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Lord Judd: My Lords, before the Minister sits down, will she accept that we on this Bench share the anxieties expressed by the noble Lord, Lord Redesdale, about the problems of continuity and forward planning which are raised by voluntary contributions--for example, to the UN development programme--and that we feel it is important to examine the implications of that aspect of UN affairs?
Does the Minister accept also that in the logic of what she has said powerfully tonight about the UN itself, we feel genuinely that the Government are mistaken in their analysis of UNESCO; that they could have a far greater influence now within it than without it; and that they must look at the potential of UNESCO with Britain and the USA within it? Does she more generally accept that we are greatly heartened by her response on the UN itself, and that she, together with her colleagues, can rest assured that she will have nothing but the strongest support throughout the House for anything she is able to do to persuade our American friends to pay their due and to become fully effective operators within the UN, and anything she can do at the same time to strengthen the administration of the UN, by insisting upon the strongest possible staffing and leadership?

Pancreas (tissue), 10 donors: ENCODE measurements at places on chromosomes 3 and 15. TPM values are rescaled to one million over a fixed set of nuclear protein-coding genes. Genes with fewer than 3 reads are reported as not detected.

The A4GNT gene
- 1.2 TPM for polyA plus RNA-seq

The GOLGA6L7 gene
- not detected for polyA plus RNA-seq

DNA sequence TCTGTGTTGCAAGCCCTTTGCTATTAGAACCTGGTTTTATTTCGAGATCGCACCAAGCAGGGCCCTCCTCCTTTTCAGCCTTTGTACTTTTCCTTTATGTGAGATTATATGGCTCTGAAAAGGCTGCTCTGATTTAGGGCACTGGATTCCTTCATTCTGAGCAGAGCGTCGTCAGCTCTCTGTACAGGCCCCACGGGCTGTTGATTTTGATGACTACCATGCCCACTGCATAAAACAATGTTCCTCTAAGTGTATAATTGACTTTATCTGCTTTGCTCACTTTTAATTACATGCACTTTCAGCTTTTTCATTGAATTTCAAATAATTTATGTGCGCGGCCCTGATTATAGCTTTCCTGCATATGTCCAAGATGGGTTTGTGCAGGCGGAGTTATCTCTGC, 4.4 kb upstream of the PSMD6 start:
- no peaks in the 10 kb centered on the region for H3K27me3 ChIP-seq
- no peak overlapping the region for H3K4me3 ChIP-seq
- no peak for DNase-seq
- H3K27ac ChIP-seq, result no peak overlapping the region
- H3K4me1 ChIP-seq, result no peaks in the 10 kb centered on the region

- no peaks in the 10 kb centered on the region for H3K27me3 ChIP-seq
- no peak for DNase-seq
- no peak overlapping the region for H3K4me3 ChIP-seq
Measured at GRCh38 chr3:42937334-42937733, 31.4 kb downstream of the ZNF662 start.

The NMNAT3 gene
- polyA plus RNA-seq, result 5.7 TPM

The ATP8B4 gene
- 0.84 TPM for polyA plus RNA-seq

Baroness Chalker of Wallasey: My Lords, the noble Lord, Lord Judd, tempts me to go over ground which I have already covered. I shall not do so at this late hour. However, I believe that there is a sensible plan of
Baroness Chalker of Wallasey: My Lords, I am grateful to the noble Viscount for clarifying his suggestion. That worries me even more than the suggestion which I thought he was making in the first place. However, as ever, he is most sincere and diligent in these matters. I shall look further at what he said and write him another of my billets-doux.
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